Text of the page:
Another factor that should be considered in any comprehensive condom use intervention in Brazil is that men are generally not circumcised, except in the case of phimosis (a condition in which a tight foreskin prevents the baring of the glans of the penis) or some other unusual condition. It has recently been found that AIDS is far more prevalent in areas of Africa where men are generally not circumcised than in areas where they are, either near birth or as part of male initiation ceremonies (Halperin, 1998; Halperin & Bailey, 1999; Pennink, 2001).

The rest of this article is only available to active members of Questia

Sign up now for a free, 1-day trial and receive full access to:

  • Questia's entire collection
  • Automatic bibliography creation
  • More helpful research tools like notes, citations, and highlights
  • Ad-free environment

Already a member? Log in now.

Notes for this article

Add a new note
If you are trying to select text to create highlights or citations, remember that you must now click or tap on the first word, and then click or tap on the last word.
One moment ...
Project items

Items saved from this article

This article has been saved
Highlights (0)
Some of your highlights are legacy items.

Highlights saved before July 30, 2012 will not be displayed on their respective source pages.

You can easily re-create the highlights by opening the book page or article, selecting the text, and clicking “Highlight.”

Citations (0)
Some of your citations are legacy items.

Any citation created before July 30, 2012 will labeled as a “Cited page.” New citations will be saved as cited passages, pages or articles.

We also added the ability to view new citations from your projects or the book or article where you created them.

Notes (0)
Bookmarks (0)

You have no saved items from this article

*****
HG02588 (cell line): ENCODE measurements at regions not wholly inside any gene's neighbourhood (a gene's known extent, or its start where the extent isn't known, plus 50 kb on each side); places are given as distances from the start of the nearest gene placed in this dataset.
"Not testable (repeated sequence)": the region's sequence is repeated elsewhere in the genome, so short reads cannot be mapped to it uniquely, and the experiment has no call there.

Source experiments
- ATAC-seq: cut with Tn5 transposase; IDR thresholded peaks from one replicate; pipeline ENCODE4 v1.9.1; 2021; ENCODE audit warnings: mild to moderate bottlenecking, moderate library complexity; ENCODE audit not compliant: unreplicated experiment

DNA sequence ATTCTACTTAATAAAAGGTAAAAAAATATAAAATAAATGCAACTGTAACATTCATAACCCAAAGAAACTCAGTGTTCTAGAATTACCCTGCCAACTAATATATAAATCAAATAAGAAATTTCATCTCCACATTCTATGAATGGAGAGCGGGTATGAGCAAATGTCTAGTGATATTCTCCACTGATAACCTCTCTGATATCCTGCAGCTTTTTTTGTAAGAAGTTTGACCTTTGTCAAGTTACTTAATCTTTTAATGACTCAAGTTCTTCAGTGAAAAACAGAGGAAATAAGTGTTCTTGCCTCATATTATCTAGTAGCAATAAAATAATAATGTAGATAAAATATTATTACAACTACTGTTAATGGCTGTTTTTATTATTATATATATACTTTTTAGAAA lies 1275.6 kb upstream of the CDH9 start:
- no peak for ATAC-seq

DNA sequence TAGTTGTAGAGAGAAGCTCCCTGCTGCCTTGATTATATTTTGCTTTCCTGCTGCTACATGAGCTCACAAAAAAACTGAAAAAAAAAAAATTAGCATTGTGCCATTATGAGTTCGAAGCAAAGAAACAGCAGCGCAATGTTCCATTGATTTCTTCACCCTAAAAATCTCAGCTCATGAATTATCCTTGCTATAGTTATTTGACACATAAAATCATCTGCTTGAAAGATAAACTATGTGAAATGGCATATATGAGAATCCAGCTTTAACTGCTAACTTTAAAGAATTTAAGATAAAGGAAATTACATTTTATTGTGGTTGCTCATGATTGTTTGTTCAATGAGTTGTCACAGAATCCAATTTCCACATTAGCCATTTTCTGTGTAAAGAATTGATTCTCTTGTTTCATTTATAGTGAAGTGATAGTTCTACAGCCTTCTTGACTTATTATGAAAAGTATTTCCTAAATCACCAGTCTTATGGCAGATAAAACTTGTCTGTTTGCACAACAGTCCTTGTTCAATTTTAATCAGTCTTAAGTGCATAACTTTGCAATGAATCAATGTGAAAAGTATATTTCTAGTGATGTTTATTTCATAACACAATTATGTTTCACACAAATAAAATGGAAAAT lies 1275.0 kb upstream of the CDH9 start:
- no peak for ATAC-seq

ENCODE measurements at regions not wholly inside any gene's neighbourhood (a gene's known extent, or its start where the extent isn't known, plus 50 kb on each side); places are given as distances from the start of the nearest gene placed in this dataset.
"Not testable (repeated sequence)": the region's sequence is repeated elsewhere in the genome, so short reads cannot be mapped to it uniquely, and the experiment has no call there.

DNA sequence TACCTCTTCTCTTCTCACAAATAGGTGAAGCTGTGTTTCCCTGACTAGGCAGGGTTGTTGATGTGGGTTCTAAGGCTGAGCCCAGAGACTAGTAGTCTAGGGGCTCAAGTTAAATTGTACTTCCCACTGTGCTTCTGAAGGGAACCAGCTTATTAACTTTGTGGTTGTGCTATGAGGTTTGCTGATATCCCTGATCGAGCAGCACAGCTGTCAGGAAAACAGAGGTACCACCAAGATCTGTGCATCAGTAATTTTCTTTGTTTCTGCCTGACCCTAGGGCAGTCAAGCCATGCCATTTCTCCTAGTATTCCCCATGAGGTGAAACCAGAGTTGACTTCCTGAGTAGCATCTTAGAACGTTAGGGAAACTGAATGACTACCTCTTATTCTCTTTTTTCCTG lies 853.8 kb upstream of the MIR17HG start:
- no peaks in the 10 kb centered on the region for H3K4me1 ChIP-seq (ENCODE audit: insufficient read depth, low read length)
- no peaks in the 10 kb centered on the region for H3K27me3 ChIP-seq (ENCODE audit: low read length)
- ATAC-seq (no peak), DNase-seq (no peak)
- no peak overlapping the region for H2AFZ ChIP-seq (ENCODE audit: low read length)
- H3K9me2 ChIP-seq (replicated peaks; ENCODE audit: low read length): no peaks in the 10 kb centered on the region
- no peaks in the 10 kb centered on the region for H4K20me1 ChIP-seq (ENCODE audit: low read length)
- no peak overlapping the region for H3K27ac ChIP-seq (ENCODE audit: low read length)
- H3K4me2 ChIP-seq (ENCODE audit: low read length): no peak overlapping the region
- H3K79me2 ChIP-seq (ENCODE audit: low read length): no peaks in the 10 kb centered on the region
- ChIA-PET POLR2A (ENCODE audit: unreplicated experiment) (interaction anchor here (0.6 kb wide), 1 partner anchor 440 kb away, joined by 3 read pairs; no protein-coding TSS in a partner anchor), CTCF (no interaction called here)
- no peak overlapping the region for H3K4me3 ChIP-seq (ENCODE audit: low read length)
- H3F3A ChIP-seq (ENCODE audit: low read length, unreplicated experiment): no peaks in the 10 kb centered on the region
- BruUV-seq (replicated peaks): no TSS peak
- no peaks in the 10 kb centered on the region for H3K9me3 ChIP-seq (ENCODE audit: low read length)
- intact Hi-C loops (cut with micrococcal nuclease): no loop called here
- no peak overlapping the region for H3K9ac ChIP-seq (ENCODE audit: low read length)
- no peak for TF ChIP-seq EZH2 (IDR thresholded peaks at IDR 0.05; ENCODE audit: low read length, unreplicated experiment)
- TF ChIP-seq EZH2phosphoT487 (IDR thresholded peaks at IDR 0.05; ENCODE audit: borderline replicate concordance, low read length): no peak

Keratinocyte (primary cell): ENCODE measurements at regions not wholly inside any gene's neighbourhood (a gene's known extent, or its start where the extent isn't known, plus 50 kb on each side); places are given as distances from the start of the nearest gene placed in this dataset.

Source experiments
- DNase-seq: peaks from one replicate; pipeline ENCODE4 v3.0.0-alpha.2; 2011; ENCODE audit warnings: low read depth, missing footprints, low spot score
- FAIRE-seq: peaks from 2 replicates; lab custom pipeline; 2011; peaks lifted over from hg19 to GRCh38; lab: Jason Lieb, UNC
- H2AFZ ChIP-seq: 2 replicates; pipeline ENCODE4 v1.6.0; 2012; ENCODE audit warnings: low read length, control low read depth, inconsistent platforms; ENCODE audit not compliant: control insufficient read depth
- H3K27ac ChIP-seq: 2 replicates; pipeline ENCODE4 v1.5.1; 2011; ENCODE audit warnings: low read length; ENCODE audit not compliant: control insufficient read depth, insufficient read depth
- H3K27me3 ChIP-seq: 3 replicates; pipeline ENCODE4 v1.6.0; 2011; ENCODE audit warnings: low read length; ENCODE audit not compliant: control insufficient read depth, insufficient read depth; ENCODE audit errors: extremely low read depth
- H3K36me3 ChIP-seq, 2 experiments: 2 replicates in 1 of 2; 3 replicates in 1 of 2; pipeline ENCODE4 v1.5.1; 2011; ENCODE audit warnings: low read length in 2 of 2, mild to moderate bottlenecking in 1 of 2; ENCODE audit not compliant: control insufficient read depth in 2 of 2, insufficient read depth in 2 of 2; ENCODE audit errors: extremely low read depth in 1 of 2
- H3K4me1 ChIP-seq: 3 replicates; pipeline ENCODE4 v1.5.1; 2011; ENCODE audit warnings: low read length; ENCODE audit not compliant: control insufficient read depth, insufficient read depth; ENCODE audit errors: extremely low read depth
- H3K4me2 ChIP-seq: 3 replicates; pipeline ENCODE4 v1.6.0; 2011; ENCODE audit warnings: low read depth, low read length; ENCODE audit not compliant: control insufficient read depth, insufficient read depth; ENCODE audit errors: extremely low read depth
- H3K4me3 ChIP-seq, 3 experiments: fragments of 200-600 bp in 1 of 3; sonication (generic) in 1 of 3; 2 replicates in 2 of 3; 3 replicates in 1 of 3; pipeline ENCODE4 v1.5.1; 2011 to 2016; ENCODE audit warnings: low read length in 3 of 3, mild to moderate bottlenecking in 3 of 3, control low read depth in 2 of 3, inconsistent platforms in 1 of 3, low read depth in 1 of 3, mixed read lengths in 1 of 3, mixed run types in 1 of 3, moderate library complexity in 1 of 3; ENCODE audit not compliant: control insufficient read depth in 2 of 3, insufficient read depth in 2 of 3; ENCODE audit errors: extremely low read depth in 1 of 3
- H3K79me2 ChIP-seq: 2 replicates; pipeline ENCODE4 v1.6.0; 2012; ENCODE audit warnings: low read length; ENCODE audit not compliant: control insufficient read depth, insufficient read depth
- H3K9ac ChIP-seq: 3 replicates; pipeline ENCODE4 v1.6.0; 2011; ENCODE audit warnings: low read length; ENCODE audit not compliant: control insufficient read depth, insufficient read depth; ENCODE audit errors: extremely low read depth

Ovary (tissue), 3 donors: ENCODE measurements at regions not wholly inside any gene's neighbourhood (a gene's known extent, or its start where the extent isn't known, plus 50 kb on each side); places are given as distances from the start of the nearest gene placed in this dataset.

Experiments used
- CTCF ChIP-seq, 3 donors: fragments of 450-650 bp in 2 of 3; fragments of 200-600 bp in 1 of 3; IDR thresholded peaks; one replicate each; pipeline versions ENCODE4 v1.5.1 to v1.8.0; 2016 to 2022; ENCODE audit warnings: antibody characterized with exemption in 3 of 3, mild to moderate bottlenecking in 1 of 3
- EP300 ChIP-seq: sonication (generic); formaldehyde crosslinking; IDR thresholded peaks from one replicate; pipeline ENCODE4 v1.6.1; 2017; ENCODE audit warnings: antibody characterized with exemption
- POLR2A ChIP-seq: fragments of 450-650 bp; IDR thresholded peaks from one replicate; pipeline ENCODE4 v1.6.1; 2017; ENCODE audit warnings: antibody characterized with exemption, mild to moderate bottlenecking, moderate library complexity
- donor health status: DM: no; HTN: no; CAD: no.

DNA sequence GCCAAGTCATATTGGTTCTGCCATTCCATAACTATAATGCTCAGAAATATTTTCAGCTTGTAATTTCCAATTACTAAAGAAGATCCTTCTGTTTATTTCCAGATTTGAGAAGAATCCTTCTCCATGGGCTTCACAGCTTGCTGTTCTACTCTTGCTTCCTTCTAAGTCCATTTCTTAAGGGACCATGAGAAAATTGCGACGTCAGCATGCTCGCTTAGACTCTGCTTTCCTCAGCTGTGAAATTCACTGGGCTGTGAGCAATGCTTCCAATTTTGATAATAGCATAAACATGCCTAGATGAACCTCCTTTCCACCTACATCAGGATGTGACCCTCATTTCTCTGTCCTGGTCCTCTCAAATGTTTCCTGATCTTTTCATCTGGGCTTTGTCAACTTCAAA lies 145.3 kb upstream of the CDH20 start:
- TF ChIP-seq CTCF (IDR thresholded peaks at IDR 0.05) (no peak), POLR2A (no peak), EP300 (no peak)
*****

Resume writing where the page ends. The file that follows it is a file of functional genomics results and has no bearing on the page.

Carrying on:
Project items include:
  • Saved book/article
  • Highlights
  • Quotes/citations
  • Notes
  • Bookmarks
Notes
Cite this article

Cited article

Style
Citations are available only to our active members.
Sign up now to cite pages or passages in MLA, APA and Chicago citation styles.

(Einhorn, 1992, p. 25)

(Einhorn 25)

1

1. Lois J. Einhorn, Abraham Lincoln, the Orator: Penetrating the Lincoln Legend (Westport, CT: Greenwood Press, 1992), 25, http://www.questia.com/read/27419298.

Cited article

The Impact of Cultural Context on Brazilian Adolescents' Sexual Practices
Settings

Settings

Typeface
Text size Smaller Larger
Search within

Search within this article

Look up

Look up a word

  • Dictionary
  • Thesaurus
Please submit a word or phrase above.
Print this page

Print this page

Why can't I print more than one page at a time?

Full screen

matching results for page

Cited passage

Style
Citations are available only to our active members.
Sign up now to cite pages or passages in MLA, APA and Chicago citation styles.

"Portraying himself as an honest, ordinary person helped Lincoln identify with his audiences." (Einhorn, 1992, p. 25).

"Portraying himself as an honest, ordinary person helped Lincoln identify with his audiences." (Einhorn 25)

"Portraying himself as an honest, ordinary person helped Lincoln identify with his audiences."1

1. Lois J. Einhorn, Abraham Lincoln, the Orator: Penetrating the Lincoln Legend (Westport, CT: Greenwood Press, 1992), 25, http://www.questia.com/read/27419298.

Cited passage

Welcome to the new Questia Reader

The Questia Reader has been updated to provide you with an even better online reading experience.  It is now 100% Responsive, which means you can read our books and articles on any sized device you wish.  All of your favorite tools like notes, highlights, and citations are still here, but the way you select text has been updated to be easier to use, especially on touchscreen devices.  Here's how:

1. Click or tap the first word you want to select.
2. Click or tap the last word you want to select.

OK, got it!

Thanks for trying Questia!

Please continue trying out our research tools, but please note, full functionality is available only to our active members.

Your work will be lost once you leave this Web page.

For full access in an ad-free environment, sign up now for a FREE, 1-day trial.

Already a member? Log in now.